Writing to prisoners, Part II: From fear to commitment
Finding a comfort zoneIn Unit Z of the Barry J. Nidorf Juvenile Hall in Sylmar, where he works with inmates ages 18 and 19, Paul McMahon facilitates Ignatian meditation, in which the person is invited to imagine or place himself/herself in a Scripture scene, using all his/her senses.
McMahon also conducts book studies for the youths, or has them write letters for Father’s Day — and he feels very comfortable doing so.
But this soft-spoken 51-year-old Australian, who once wanted to become a Jesuit priest, admits “it took time” to reach that comfort zone.
Educated in Jesuit schools (including Xavier College in his native Melbourne), he joined the Society of Jesus at age 17, and spent 13 years in formation that helped shape his spirituality. He earned bachelor degrees in theology, fine arts and Middle Eastern studies, along with a degree in education.
During those years McMahon became acquainted with social justice outreach, specifically prison ministry. But he had doubts.
“I just sort of thought I wasn’t the right person to work with prisoners because I didn’t think we had anything in common,” he says. “I just wasn’t comfortable in that environment.”
He had contact with ex-convicts, but felt “it was hard to know them” — and, he says, he really did not want to get to know them either. “I had fear,” he admits.
Wanting to “explore” parts of his life, he left the Jesuits at age 30. The move was not easy, although the Jesuit community “was very supportive,” and his mother told him he could always help others outside the Jesuit community as well.
He became an English and history teacher and religious education coordinator at a diocesan all-girls school where he started getting a grasp of the “real world.”
Years later he switched to publishing and, starting at the bottom, became a sales person for the religious section of the Australian branch of (New York-based) HarperCollins Publishers.
When the company’s managing director retired to start his own company, John Garratt Publishing (one of the largest Australian publishers and distributors of American titles), he took McMahon along, offering him an editor’s position.
That was his first link to the United States. He represented the company in the Religious Book Trade Exhibit in Chicago, visited publishing houses in New York, and in 1995 attended his first Religious Education Congress in Anaheim.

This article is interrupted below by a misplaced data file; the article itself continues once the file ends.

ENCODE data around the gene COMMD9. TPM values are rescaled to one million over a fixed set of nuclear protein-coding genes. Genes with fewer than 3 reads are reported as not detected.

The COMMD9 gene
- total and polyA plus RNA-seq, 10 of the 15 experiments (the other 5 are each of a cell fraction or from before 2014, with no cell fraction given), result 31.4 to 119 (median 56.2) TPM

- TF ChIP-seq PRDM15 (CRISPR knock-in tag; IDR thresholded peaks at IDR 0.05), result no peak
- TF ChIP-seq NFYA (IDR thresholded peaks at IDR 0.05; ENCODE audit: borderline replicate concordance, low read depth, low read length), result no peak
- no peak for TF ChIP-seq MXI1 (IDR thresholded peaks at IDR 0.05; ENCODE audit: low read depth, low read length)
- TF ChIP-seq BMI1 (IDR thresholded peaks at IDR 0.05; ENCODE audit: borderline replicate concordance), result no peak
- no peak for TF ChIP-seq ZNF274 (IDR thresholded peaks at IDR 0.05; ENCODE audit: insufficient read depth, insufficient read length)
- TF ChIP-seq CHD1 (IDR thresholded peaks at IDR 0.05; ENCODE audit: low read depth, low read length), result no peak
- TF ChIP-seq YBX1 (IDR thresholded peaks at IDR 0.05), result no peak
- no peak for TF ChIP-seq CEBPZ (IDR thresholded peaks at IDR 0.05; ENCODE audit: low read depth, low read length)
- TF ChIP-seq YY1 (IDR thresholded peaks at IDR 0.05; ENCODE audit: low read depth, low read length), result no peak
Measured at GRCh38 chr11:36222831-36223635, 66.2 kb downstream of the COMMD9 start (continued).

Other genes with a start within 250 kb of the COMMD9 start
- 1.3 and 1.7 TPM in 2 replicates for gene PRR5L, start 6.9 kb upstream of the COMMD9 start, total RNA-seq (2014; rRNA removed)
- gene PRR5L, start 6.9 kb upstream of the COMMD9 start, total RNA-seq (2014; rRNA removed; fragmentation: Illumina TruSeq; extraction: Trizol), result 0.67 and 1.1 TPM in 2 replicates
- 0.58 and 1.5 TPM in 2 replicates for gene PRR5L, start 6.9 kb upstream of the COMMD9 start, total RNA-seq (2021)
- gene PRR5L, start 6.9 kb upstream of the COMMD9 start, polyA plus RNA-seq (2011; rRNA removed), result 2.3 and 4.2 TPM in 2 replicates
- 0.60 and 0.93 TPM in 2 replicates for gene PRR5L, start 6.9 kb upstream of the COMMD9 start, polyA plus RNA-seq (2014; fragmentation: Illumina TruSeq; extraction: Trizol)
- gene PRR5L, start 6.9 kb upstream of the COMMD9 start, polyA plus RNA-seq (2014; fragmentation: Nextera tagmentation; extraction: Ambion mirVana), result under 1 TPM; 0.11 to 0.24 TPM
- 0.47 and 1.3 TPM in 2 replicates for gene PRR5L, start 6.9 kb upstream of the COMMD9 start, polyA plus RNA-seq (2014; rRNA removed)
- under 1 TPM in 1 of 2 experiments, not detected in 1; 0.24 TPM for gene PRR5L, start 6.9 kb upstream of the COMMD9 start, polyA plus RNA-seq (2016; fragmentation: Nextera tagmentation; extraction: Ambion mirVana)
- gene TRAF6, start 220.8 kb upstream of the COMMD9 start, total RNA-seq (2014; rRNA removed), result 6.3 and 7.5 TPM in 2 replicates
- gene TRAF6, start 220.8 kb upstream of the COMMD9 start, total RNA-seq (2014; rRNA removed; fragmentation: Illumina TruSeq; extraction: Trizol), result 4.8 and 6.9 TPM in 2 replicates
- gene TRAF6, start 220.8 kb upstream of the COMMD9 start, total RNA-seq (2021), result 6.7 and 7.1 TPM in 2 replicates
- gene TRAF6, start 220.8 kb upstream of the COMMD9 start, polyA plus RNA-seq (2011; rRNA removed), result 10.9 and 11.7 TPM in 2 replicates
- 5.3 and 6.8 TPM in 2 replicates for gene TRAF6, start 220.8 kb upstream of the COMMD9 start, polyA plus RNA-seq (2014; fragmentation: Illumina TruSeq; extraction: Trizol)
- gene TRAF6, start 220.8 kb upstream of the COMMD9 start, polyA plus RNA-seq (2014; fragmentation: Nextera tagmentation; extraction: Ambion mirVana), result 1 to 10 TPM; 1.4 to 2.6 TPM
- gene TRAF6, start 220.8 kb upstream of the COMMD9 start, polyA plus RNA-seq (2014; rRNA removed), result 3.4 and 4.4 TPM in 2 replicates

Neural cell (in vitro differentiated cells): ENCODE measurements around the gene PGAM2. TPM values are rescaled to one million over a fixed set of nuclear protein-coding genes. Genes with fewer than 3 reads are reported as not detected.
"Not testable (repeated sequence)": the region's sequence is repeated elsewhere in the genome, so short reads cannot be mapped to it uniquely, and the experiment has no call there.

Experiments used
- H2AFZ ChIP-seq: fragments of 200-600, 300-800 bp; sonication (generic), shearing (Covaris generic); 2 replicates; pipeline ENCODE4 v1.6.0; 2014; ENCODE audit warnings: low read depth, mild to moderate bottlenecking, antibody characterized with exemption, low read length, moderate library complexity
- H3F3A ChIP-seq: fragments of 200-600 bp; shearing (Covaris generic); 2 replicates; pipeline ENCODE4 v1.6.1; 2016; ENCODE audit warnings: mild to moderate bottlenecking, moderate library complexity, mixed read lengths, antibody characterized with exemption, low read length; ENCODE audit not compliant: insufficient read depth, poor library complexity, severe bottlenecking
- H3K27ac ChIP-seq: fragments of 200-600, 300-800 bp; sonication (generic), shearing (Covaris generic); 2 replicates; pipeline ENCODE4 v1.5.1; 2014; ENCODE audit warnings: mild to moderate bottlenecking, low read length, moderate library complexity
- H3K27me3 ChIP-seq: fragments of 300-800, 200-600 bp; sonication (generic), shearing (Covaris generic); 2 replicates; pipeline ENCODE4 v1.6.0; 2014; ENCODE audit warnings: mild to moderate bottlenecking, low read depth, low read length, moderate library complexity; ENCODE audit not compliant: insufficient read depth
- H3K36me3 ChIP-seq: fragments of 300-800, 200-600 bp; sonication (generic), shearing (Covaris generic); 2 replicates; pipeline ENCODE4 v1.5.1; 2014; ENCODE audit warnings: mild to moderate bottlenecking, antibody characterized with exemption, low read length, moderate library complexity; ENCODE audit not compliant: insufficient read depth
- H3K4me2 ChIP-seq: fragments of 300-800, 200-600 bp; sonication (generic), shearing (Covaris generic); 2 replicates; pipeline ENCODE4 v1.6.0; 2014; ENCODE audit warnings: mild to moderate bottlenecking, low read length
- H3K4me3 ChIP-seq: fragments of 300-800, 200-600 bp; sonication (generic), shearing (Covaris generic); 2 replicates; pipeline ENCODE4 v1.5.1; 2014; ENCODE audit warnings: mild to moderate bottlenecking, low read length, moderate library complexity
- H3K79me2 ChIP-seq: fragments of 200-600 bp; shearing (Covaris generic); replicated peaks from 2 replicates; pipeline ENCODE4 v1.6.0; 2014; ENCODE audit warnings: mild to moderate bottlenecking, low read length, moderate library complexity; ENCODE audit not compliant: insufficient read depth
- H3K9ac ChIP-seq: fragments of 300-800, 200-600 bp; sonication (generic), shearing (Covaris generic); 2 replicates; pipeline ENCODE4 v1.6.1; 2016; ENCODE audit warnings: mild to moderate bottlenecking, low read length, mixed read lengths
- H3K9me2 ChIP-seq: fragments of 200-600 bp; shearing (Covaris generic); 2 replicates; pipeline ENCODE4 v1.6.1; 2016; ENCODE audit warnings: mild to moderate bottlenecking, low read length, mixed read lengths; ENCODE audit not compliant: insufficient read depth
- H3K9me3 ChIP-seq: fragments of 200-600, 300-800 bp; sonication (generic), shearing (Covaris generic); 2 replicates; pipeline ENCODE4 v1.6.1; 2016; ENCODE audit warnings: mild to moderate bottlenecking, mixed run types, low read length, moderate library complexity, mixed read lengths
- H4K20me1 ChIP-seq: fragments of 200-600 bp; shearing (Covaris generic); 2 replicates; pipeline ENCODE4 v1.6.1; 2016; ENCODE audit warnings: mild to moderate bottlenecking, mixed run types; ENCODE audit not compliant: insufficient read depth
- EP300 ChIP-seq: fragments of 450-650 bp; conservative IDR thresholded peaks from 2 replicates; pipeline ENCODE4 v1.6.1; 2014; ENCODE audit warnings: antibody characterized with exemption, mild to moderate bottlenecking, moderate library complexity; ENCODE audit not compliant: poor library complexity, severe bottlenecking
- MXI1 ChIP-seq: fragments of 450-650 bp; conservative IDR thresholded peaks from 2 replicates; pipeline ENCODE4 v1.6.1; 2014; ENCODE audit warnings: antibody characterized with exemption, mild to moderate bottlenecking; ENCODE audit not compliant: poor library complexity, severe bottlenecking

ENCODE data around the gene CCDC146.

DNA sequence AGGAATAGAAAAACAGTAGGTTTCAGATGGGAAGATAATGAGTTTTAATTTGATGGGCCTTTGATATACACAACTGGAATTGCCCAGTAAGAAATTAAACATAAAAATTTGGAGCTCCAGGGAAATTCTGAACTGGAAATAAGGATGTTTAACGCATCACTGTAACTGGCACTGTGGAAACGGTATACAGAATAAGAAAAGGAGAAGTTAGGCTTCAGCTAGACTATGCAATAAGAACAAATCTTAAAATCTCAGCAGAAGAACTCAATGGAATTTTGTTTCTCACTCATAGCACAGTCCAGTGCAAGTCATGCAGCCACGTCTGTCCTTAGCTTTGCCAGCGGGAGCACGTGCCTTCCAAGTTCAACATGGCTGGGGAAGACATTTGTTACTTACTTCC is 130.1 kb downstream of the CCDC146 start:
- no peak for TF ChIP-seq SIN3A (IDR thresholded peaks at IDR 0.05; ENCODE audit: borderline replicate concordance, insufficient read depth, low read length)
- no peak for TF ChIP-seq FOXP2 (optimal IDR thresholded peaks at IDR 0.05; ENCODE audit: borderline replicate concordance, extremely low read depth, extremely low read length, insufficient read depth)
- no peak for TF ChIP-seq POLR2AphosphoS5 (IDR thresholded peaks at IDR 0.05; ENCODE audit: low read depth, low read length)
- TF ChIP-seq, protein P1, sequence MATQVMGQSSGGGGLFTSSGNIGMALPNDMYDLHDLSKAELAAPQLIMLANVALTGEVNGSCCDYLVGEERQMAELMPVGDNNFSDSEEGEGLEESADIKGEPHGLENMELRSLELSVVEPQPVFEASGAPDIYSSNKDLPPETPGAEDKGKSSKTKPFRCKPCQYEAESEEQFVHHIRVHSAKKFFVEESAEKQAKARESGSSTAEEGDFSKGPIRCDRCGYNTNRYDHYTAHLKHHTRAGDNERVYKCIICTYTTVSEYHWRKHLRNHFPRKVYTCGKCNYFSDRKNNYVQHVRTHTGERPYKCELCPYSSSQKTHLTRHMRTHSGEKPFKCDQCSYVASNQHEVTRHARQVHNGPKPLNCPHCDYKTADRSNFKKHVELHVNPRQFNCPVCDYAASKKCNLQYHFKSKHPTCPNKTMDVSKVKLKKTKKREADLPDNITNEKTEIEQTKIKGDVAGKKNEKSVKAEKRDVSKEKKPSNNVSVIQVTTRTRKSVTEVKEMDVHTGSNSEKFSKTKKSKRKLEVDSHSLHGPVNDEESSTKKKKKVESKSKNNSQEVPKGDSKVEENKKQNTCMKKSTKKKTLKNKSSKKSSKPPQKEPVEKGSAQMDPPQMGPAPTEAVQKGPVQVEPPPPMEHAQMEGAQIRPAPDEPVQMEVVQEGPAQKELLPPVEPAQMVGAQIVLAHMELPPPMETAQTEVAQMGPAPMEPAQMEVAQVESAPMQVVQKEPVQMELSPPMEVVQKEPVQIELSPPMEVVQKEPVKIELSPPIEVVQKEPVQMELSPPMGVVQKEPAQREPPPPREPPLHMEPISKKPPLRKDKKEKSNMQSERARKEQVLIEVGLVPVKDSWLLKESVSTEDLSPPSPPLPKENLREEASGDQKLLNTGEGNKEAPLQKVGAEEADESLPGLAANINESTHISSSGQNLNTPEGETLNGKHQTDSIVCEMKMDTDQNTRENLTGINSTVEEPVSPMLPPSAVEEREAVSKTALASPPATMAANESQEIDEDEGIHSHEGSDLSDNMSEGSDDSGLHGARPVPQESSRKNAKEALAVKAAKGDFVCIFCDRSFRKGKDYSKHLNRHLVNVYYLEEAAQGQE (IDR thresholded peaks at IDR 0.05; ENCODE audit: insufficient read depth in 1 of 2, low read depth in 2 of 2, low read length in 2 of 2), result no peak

Then he was offered a position as editor of New York-based Crossroad Publishing Company. In 2000 he moved to New York and three weeks later he was part of a team that traveled to L.A. for the Religious Education Congress.
Arriving early, the team was invited to a day retreat facilitated by Jesuit Father Michael Kennedy, chaplain at Nidorf Juvenile Hall and founder and director of the Jesuit Restorative Justice Initiative (JRJI), whose mission is to heal relationships between the incarcerated and their families as well as victims and their families through prayer, education and advocacy.
“I did not know who Father Mike was,” McMahon says, “This was my first [prison ministry] experience and at this point I was very open to anything.”
During the retreat, the group visited L.A.’s Central Juvenile Hall. After hearing six juveniles share their reflections after a meditation led by the priest, McMahon was hooked.
“At the end of it I was so moved and told Father Mike I really wanted to do something,” he said, even though he resided in New York.
Father Mike had a quick solution: “You can write to Hugo (one of the six juveniles),” he told McMahon. “He’s going to get [a] life [sentence] and he’ll need a friend.”
A couple of months later he wrote his first letter.
‘A wonderful experience’“I don’t know if you remember me,” he wrote to Hugo. “I was in that group and I’ve been interested in writing to you and getting to know you.”
Hugo wrote back a nice letter saying he would enjoy the exchange as well. For the next five years the men corresponded every month or two, “sharing a little bit more” each time.